- The Volkswagen Tarok concept pickup truck made its North American debut on Wednesday at the 2019 New York International Auto Show.
- The Tarok is a compact, car-based pickup truck and is unlike anything currently available in the US market.
- Compact pickups that were once on sale in the US like the Toyota Tacoma, Ford Ranger, and Chevrolet Colorado have grown to become midsize trucks.
- Volkswagen Group of America CEO Scott Keogh thinks there is an untapped market potential for compact pickups aimed at those who live in an urban environment.
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The Volkswagen Tarok concept pickup truck made it North American debut on Wednesday at the 2019 New York International Auto Show.
The Tarok is a near-production-ready concept that was first introduced at the Sao Paulo Auto Show late last year. The production version is set to go on sale in South America in the near future.
But Volkswagen’s ambitions for the pickup concept go beyond South America. VW thinks America may be ready for a truck like the Tarok.
The Tarok is a compact, car-based pickup truck and is unlike anything currently on the US market. Volkswagen Group of America CEO Scott Keogh said there’s some untapped market potential to be had.
“What we think is intriguing here is since many people still live in normal urban environments, we like packaging driveability, fuel economy, and everydayness of an everyday urban environment,” Keogh told reporters at the New York Auto Show.
According to the VW boss, a vehicle like the Tarok is perfect for the rigors of daily urban life, from handling baby seats to parking in tight spaces, but also capable when it comes time to explore trails on the weekend.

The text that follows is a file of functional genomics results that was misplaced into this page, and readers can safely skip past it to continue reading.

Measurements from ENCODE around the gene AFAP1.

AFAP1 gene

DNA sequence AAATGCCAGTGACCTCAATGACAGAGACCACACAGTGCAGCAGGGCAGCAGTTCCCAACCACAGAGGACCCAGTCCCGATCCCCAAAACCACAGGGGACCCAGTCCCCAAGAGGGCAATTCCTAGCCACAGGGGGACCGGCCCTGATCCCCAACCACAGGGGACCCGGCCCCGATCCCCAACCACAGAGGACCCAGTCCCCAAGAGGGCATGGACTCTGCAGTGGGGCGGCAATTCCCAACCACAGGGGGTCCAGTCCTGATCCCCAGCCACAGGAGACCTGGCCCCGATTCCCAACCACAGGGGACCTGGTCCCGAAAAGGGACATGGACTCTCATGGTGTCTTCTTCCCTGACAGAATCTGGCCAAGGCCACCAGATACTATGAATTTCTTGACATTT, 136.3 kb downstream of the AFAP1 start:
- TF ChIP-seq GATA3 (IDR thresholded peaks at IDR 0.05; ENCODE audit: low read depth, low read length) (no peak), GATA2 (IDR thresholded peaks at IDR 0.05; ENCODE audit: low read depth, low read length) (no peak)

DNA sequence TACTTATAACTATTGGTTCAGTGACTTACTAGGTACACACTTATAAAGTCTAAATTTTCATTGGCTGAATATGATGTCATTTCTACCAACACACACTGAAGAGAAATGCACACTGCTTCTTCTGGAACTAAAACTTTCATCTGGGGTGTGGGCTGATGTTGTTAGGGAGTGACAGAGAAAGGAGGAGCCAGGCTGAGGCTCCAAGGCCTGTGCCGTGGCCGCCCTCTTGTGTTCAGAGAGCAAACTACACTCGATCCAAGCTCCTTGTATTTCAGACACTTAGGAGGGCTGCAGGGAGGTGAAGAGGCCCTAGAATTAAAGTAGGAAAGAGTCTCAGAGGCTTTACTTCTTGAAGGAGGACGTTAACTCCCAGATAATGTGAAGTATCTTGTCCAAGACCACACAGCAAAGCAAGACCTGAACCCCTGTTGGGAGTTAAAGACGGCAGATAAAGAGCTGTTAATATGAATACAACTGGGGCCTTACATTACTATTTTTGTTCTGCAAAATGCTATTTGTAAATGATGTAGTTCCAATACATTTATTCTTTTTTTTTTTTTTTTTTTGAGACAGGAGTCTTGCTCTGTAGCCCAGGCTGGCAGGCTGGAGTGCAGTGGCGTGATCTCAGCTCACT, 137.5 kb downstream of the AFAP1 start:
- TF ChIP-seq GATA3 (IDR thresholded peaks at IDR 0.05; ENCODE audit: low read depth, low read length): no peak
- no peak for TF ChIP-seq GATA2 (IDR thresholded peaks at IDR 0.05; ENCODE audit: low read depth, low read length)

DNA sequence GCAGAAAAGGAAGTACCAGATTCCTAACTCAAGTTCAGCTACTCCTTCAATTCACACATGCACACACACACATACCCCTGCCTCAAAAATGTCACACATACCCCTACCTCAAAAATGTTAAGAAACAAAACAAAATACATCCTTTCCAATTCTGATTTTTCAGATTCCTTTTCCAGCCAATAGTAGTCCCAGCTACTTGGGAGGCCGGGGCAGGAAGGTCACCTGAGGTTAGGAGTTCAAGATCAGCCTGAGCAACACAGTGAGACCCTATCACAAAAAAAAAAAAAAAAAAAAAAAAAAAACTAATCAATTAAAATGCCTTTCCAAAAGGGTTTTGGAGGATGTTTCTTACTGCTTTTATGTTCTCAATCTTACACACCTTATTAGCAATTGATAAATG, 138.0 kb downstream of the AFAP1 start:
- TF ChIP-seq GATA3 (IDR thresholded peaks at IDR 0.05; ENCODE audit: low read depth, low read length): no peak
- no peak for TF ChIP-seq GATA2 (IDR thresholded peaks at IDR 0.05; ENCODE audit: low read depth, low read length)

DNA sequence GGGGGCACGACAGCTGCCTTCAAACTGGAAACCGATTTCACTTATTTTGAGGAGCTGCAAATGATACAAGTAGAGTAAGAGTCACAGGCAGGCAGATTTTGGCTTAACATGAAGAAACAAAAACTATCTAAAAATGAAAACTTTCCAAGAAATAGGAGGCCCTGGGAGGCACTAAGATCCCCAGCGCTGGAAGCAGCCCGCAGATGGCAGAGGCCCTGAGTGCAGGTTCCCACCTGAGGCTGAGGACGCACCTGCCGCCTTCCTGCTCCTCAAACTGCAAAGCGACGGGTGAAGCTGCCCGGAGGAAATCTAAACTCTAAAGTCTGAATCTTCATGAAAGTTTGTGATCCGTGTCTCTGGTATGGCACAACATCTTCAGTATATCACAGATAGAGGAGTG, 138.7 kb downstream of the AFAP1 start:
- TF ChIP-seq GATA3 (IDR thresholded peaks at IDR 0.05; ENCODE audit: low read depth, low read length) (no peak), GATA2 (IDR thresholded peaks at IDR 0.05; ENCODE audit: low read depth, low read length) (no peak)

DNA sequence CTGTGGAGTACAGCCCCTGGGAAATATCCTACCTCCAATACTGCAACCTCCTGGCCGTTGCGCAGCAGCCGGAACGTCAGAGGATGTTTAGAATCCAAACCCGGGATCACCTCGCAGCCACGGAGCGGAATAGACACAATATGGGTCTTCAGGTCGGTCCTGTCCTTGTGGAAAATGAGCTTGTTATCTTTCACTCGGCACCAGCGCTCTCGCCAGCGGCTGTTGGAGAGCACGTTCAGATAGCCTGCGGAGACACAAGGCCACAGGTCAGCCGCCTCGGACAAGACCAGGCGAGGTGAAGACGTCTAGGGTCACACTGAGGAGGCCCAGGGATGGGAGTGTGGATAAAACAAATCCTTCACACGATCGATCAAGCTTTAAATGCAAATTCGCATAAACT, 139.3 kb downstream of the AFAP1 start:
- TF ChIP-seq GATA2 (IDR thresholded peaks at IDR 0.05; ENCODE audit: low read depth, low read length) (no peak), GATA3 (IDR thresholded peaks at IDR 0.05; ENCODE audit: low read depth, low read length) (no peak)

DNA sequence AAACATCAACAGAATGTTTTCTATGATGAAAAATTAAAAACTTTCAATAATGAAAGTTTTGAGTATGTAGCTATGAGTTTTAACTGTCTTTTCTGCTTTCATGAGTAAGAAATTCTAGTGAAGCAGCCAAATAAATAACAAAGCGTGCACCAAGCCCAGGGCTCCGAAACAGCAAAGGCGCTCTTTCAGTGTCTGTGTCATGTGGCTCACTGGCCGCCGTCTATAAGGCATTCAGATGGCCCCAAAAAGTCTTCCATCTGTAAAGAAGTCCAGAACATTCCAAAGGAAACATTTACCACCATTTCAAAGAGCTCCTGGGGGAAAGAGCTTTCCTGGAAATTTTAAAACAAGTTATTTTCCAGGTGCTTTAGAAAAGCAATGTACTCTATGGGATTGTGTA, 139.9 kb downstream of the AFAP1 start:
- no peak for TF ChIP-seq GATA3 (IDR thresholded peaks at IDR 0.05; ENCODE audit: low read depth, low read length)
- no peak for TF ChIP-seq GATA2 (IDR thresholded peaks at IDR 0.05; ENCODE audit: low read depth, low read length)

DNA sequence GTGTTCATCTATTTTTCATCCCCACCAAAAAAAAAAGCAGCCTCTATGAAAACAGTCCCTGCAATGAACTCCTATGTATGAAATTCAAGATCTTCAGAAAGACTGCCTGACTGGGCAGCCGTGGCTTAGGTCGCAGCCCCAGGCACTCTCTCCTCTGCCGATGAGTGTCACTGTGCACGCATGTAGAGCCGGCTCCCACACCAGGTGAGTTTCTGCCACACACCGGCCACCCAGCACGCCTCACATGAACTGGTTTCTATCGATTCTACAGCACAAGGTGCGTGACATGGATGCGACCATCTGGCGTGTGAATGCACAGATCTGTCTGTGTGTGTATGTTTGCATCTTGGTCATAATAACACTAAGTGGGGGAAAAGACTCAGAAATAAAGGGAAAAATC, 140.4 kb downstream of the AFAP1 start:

Keogh also noted that it’s a misconception to think that only people who live in rural Montana enjoy exploring the outdoors.
Full-size pickup trucks currently account for roughly one-fifth total US auto sales, midsize pickup trucks are also growing in popularity. As a result, it may also be time to explore potential demand for compact trucks, something has been available to US consumers for the better part of a decade.
“Now somebody could make an argument and say there is no (compact) pick up in the marketplace, therefore there is no market,” Keogh said. “But of course, if all you do is look at where spaces already exist you don’t do anything new. You don’t bring innovation, You don’t bring change.”
He also noted that the popular midsize pickups of today such as the Toyota Tacoma, Ford Ranger, and Chevrolet Colorado have grown in size and were smaller compact pickups in the not so distant past.
“I think the opportunity is pressing itself a little more now because pickup trucks have become a little more mainstream, so they are not viewed upon just for their work efforts.”
Power for the Tarok comes from a 147 horsepower 1.4-litre turbocharged four-cylinder engine, which is shared with the US market Jetta. However, Keogh said the platform can easily handle upwards of 300 horsepower, so a US production version will likely have a much more powerful engine.
The four-door concept is 193.5 inches long with a 47.5-inch-long cargo bed. The bed is extended by 27.4 inches when the tailgate is open. According to Keogh, with the rear seats folded, the Tarok’s bed size can be extended to match those of midsize trucks.
Inside, the Tarok comes with a relatively standard VW-group interior, complete with the company’s Digital Cockpit instrument cluster and a 9.2-inch infotainment screen.
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